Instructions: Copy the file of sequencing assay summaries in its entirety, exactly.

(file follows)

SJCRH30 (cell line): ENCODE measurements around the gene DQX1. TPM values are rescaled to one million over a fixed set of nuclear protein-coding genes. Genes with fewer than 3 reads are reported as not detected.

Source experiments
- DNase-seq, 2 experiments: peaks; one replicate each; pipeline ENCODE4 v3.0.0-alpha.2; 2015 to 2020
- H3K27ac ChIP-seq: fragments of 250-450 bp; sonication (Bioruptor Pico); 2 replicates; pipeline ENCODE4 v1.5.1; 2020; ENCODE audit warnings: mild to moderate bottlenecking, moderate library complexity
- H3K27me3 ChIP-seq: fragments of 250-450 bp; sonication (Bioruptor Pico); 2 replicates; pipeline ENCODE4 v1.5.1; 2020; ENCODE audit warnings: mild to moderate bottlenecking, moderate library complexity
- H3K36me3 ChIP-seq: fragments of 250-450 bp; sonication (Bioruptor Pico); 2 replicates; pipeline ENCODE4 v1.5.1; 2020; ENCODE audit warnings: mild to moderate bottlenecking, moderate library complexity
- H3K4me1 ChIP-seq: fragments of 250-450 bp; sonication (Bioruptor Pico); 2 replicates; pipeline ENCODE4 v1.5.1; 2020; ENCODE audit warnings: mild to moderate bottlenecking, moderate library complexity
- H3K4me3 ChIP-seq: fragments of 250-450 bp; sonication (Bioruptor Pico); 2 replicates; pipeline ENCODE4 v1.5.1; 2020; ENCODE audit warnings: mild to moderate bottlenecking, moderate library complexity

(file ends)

SJCRH30 (cell line): ENCODE measurements around the gene DQX1. TPM values are rescaled to one million over a fixed set of nuclear protein-coding genes. Genes with fewer than 3 reads are reported as not detected.

Source experiments
- DNase-seq, 2 experiments: peaks; one replicate each; pipeline ENCODE4 v3.0.0-alpha.2; 2015 to 2020
- H3K27ac ChIP-seq: fragments of 250-450 bp; sonication (Bioruptor Pico); 2 replicates; pipeline ENCODE4 v1.5.1; 2020; ENCODE audit warnings: mild to moderate bottlenecking, moderate library complexity
- H3K27me3 ChIP-seq: fragments of 250-450 bp; sonication (Bioruptor Pico); 2 replicates; pipeline ENCODE4 v1.5.1; 2020; ENCODE audit warnings: mild to moderate bottlenecking, moderate library complexity
- H3K36me3 ChIP-seq: fragments of 250-450 bp; sonication (Bioruptor Pico); 2 replicates; pipeline ENCODE4 v1.5.1; 2020; ENCODE audit warnings: mild to moderate bottlenecking, moderate library complexity
- H3K4me1 ChIP-seq: fragments of 250-450 bp; sonication (Bioruptor Pico); 2 replicates; pipeline ENCODE4 v1.5.1; 2020; ENCODE audit warnings: mild to moderate bottlenecking, moderate library complexity
- H3K4me3 ChIP-seq: fragments of 250-450 bp; sonication (Bioruptor Pico); 2 replicates; pipeline ENCODE4 v1.5.1; 2020; ENCODE audit warnings: mild to moderate bottlenecking, moderate library complexity